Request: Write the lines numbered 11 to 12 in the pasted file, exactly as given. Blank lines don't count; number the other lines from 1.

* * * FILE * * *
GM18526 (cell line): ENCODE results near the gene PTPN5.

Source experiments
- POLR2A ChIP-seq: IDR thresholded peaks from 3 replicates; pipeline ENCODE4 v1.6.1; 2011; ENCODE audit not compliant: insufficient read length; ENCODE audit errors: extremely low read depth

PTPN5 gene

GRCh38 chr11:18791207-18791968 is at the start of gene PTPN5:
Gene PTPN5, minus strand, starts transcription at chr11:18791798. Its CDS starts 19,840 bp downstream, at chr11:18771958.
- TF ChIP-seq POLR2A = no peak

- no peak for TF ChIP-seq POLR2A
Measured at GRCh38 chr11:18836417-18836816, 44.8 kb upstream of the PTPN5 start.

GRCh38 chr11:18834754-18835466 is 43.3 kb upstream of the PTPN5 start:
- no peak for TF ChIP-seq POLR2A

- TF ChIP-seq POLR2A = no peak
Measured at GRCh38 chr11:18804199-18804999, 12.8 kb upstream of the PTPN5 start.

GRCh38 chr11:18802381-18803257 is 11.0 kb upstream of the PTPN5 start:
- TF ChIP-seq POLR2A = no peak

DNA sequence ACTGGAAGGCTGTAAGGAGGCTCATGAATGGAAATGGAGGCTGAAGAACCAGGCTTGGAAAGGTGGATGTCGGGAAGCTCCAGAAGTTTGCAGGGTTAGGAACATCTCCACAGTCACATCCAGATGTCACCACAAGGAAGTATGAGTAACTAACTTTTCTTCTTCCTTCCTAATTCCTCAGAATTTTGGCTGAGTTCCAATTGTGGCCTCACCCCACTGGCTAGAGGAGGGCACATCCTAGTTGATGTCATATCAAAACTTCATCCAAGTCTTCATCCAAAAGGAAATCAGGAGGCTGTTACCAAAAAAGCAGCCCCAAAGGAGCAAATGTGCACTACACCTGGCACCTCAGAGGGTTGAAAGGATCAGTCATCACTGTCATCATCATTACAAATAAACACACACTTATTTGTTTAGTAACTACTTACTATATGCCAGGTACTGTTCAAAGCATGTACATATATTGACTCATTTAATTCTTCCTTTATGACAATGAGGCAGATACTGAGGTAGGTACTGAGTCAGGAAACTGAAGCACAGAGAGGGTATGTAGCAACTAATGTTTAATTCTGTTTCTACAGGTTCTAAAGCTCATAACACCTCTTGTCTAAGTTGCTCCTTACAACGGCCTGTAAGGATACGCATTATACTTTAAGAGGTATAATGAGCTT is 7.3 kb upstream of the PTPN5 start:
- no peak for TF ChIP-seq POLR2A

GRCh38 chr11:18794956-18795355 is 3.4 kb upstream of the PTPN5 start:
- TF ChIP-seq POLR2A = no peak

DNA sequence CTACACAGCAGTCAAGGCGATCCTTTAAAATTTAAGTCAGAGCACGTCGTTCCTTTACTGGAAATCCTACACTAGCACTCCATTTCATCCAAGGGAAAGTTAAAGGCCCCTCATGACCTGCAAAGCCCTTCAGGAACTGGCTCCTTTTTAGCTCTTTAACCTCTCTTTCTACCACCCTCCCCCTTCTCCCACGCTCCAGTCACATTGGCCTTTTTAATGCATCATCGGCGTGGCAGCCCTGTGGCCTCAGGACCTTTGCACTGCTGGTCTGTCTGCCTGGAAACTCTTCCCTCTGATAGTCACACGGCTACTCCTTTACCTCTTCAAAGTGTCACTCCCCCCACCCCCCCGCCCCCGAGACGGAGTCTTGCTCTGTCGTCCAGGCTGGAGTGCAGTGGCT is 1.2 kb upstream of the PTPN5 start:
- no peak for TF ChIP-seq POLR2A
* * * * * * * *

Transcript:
- no peak for TF ChIP-seq POLR2A

- TF ChIP-seq POLR2A = no peak